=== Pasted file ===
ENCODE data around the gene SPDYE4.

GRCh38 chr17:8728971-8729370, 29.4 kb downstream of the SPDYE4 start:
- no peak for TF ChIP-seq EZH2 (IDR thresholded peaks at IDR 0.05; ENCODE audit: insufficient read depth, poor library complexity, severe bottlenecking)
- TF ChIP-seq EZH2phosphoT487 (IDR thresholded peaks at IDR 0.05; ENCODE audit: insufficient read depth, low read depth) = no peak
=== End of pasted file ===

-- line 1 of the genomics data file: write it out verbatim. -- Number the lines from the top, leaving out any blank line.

ENCODE data around the gene SPDYE4.